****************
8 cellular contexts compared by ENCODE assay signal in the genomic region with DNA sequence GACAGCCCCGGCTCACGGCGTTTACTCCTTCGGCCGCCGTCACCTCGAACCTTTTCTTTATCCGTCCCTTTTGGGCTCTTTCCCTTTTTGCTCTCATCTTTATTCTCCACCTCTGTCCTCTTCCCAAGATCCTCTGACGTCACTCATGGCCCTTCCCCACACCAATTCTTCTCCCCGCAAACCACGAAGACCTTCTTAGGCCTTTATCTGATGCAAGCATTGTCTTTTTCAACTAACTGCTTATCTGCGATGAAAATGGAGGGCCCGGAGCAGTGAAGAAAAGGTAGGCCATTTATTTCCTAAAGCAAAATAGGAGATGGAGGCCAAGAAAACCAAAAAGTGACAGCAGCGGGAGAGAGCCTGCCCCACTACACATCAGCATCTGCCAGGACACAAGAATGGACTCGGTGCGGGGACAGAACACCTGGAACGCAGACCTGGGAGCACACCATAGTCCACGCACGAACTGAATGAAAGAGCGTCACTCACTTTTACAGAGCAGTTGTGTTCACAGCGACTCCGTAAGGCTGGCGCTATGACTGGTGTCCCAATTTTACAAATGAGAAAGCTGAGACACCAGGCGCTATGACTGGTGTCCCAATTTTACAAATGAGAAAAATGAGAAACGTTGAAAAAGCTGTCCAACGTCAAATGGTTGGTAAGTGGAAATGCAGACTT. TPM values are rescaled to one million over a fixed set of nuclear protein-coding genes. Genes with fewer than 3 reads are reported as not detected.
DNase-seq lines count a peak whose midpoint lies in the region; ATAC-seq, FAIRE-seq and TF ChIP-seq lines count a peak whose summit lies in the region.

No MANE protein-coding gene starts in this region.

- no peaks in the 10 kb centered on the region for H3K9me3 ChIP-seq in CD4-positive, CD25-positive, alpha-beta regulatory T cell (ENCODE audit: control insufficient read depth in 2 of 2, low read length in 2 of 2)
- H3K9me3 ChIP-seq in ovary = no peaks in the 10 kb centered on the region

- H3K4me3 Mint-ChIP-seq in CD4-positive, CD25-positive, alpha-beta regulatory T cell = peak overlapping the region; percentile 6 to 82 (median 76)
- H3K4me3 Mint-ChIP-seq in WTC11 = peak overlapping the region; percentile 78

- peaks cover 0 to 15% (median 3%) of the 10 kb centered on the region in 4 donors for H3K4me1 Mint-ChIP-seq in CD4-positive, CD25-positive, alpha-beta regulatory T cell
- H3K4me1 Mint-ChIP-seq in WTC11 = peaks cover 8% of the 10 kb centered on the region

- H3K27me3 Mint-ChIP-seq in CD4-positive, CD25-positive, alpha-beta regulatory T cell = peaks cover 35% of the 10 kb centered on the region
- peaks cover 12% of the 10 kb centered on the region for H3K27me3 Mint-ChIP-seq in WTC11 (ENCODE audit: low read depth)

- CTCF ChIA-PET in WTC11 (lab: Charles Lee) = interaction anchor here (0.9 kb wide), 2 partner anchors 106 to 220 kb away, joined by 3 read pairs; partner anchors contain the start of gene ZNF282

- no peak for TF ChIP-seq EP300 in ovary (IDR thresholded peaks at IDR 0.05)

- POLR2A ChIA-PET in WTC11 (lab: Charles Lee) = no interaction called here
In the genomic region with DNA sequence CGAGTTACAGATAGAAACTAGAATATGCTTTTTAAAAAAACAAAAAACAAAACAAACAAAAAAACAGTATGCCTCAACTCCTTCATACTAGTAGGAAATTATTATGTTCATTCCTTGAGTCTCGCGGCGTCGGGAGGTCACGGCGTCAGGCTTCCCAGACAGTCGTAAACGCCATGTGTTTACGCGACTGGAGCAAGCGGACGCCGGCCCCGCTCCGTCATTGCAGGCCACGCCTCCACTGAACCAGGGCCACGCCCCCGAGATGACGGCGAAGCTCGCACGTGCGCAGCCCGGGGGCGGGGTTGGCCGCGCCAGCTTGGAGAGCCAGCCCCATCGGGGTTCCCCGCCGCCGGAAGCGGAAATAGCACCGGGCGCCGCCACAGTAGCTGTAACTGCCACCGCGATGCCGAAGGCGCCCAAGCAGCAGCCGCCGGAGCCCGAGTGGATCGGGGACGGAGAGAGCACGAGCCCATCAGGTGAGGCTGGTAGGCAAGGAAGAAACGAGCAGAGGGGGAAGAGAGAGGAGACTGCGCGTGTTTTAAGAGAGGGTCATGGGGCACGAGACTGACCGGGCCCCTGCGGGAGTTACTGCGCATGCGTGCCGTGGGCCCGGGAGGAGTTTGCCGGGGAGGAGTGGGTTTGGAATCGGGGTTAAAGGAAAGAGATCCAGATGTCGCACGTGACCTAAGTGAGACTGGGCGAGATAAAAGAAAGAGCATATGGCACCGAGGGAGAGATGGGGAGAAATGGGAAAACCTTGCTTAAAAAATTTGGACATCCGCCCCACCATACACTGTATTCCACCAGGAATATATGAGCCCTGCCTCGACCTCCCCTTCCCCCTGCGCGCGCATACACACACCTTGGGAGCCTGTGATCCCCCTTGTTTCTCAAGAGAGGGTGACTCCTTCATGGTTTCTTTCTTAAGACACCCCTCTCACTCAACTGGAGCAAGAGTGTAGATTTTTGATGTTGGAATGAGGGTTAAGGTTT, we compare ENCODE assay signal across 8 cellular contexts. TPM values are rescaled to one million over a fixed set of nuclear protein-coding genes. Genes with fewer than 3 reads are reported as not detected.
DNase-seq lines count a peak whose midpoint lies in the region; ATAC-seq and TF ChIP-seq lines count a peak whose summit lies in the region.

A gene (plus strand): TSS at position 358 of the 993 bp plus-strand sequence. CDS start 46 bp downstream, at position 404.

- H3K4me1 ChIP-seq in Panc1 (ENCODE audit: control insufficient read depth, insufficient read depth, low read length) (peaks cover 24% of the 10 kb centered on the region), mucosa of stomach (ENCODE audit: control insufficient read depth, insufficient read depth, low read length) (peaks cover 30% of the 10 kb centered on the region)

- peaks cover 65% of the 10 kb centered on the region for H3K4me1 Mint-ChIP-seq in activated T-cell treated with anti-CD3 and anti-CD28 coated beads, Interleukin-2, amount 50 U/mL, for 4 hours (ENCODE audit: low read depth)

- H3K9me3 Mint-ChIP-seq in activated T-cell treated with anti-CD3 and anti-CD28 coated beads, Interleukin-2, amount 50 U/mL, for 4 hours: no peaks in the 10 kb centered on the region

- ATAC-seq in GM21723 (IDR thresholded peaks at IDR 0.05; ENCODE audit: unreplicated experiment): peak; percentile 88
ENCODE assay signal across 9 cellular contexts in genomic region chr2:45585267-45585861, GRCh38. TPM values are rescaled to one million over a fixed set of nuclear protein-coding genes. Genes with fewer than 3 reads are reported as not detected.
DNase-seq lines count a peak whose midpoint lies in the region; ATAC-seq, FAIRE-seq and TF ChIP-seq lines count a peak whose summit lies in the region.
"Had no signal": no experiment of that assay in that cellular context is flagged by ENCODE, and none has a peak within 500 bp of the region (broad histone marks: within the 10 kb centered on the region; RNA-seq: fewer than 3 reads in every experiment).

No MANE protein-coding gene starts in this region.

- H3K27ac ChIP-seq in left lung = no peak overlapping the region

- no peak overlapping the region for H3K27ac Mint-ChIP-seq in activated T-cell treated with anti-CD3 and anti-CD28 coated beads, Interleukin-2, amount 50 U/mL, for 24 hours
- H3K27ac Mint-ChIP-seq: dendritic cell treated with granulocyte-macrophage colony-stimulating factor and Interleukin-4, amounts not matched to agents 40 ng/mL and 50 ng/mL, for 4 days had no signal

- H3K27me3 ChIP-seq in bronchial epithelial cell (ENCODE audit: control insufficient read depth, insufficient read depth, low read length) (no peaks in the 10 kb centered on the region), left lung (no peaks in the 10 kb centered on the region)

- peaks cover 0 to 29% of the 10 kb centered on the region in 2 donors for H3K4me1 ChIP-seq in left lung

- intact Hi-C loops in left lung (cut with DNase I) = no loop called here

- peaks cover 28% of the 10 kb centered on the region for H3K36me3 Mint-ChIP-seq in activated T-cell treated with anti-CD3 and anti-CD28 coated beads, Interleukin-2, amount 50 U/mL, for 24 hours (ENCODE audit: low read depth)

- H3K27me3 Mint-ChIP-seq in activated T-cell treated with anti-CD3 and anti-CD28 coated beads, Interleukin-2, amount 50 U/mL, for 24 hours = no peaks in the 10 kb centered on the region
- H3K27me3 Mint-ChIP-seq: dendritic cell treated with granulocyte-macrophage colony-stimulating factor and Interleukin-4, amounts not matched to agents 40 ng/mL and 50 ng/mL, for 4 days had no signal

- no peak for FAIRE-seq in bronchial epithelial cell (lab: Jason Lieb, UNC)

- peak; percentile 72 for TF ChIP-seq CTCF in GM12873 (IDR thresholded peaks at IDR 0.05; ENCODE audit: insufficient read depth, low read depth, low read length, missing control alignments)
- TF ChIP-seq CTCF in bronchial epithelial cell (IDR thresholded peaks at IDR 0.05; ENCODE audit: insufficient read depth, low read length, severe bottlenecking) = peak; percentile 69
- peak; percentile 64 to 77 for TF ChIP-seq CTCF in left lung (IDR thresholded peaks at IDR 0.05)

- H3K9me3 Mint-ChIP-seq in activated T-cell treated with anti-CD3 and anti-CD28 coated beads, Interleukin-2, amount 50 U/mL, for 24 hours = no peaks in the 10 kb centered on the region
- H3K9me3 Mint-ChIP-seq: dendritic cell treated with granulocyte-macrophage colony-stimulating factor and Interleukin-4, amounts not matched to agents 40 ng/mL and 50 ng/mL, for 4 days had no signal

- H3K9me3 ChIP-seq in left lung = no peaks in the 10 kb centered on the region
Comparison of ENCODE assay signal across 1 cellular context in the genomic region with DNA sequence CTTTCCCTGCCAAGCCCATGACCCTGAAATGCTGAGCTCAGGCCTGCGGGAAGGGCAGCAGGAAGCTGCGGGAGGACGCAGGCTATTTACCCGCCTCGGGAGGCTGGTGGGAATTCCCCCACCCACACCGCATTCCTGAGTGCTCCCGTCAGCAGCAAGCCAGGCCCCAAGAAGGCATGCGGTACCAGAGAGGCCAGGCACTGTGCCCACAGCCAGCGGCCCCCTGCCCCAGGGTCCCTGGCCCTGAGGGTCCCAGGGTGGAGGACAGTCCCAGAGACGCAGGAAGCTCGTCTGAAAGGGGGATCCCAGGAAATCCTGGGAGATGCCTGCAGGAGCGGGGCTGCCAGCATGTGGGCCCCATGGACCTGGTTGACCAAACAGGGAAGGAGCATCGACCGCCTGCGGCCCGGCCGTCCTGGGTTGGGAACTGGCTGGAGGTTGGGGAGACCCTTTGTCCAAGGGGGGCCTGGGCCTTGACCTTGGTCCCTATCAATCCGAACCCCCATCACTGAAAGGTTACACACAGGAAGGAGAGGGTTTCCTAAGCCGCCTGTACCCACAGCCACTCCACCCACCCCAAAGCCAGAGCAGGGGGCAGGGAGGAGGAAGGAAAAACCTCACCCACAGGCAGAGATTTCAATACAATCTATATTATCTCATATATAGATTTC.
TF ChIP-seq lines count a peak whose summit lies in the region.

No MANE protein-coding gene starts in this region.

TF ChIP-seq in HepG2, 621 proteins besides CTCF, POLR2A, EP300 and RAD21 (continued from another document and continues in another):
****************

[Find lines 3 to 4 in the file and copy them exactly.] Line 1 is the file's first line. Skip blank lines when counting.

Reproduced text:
No MANE protein-coding gene starts in this region.

- no peaks in the 10 kb centered on the region for H3K9me3 ChIP-seq in CD4-positive, CD25-positive, alpha-beta regulatory T cell (ENCODE audit: control insufficient read depth in 2 of 2, low read length in 2 of 2)